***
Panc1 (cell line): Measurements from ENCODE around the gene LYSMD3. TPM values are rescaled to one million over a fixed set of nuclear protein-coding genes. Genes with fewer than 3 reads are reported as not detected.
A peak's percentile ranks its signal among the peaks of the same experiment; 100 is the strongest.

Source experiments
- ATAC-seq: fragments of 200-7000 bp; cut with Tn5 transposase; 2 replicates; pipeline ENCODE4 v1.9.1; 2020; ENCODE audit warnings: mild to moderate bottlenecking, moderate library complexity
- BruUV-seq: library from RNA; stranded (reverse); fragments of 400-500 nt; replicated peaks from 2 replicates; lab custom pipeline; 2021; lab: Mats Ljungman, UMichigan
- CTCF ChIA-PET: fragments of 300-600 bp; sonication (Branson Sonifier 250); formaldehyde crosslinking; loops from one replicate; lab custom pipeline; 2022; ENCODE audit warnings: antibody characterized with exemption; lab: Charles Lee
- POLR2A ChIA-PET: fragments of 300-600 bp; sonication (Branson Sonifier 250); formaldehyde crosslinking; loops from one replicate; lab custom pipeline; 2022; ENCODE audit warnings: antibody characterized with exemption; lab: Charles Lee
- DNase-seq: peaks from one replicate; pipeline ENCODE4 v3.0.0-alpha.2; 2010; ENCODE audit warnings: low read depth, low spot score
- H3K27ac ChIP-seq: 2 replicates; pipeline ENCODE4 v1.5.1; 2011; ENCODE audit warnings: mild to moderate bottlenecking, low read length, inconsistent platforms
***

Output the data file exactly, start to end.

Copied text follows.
Panc1 (cell line): Measurements from ENCODE around the gene LYSMD3. TPM values are rescaled to one million over a fixed set of nuclear protein-coding genes. Genes with fewer than 3 reads are reported as not detected.
A peak's percentile ranks its signal among the peaks of the same experiment; 100 is the strongest.

Source experiments
- ATAC-seq: fragments of 200-7000 bp; cut with Tn5 transposase; 2 replicates; pipeline ENCODE4 v1.9.1; 2020; ENCODE audit warnings: mild to moderate bottlenecking, moderate library complexity
- BruUV-seq: library from RNA; stranded (reverse); fragments of 400-500 nt; replicated peaks from 2 replicates; lab custom pipeline; 2021; lab: Mats Ljungman, UMichigan
- CTCF ChIA-PET: fragments of 300-600 bp; sonication (Branson Sonifier 250); formaldehyde crosslinking; loops from one replicate; lab custom pipeline; 2022; ENCODE audit warnings: antibody characterized with exemption; lab: Charles Lee
- POLR2A ChIA-PET: fragments of 300-600 bp; sonication (Branson Sonifier 250); formaldehyde crosslinking; loops from one replicate; lab custom pipeline; 2022; ENCODE audit warnings: antibody characterized with exemption; lab: Charles Lee
- DNase-seq: peaks from one replicate; pipeline ENCODE4 v3.0.0-alpha.2; 2010; ENCODE audit warnings: low read depth, low spot score
- H3K27ac ChIP-seq: 2 replicates; pipeline ENCODE4 v1.5.1; 2011; ENCODE audit warnings: mild to moderate bottlenecking, low read length, inconsistent platforms